Scots get new powers

 

BE CAREFUL what you wish for. In announcing proposals on Monday, St Andrew’s Day, for a radical extension of fiscal devolution for Scotland – powers to control a third of public spending, to borrow and to vary income taxes – the British government and Scottish unionism are calling the nationalist bluff. With the largest transfer of fiscal power from London since 1707, to quote Scottish Secretary Michael Moore, it may also be handing the minority Scottish National Party (SNP) administration in Edinburgh’s Holyrood what it may come to see as a poisoned chalice but one that cannot be refused.

 At a time of public spending cuts such devolution will mean sharing in responsibility and the flak for what will be deeply unpopular measures – the price of real power.

The new Scottish Bill will also set an important new benchmark for devolved power, akin to assemblies in Italy, Spain, Belgium and Australia, that will certainly raise expectations in Northern Ireland and Wales.

The proposals are the product of a cross-party commission on devolution chaired by Sir Kenneth Calman, established by the unionist parties, Labour, the Tories and the Lib Dems as an alternative to the SNP’s independence agenda. Polls show popular backing for the initiative at 44 per cent, twice the level for independence.

The Bill will allow the Scottish government to increase or cut income tax rates from 2015 – up to 50 and 20 per cent respectively on the lower and highest rates – and to borrow up to £2.7 billion from 2013 for capital spending and shortfalls in income tax revenues. In addition, Holyrood will be allowed to introduce new, Scotland-only taxes, with Westminster’s approval, and have control over stamp duty and landfill tax. Unsurprisingly corporation tax, excise duty on North Sea oil and gas, and VAT will remain with the treasury.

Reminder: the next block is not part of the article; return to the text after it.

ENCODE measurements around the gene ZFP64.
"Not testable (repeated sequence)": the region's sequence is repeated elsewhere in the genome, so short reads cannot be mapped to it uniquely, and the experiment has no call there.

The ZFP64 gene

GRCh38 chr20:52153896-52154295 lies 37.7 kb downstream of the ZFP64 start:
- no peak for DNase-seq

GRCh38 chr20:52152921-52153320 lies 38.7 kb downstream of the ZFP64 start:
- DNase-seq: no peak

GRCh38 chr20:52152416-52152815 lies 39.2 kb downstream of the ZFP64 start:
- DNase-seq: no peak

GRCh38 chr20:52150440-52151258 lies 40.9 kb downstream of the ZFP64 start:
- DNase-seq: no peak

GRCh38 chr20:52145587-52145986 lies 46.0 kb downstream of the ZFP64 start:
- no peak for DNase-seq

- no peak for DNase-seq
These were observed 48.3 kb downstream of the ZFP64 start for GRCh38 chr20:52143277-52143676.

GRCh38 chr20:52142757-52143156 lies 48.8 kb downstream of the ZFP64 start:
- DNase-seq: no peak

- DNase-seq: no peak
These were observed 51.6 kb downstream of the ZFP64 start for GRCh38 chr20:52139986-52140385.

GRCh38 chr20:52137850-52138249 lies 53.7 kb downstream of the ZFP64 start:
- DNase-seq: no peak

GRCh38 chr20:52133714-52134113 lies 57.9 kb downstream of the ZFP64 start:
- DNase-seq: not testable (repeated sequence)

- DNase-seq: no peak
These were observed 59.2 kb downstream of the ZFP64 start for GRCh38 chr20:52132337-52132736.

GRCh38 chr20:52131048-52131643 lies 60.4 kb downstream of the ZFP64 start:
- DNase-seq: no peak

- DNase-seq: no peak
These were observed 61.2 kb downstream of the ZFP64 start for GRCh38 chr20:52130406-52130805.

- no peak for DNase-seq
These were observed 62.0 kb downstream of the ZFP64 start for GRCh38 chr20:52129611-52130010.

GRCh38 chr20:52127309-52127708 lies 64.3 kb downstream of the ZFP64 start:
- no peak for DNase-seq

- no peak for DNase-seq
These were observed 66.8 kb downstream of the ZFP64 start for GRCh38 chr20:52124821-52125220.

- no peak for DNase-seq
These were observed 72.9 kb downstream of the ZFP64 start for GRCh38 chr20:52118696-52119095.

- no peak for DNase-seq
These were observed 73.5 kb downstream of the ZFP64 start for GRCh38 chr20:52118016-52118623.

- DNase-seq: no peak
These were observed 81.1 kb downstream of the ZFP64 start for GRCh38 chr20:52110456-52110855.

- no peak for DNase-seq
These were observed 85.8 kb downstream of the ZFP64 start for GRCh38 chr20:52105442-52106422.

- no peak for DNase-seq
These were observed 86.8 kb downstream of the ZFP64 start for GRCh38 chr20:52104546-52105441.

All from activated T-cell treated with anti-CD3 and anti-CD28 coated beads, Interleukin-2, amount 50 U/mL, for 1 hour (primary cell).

That will represent power over about £12 billion or 35 per cent of current spending: the block grant from the treasury of £29 billion a year will be cut by an equal amount. The powers were denounced by SNP’s first minister Alex Salmond as “extraordinarily modest, a missed opportunity”. But they will lay the basis for what will be lively May elections to the Scottish parliament when the unionist parties will hope to capitalise on the weak SNP general election showing when it took only six of 59 Westminster seats in Scotland.

A first decade of devolution has whetted the appetite for more power to be devolved in the evolving political map of Britain.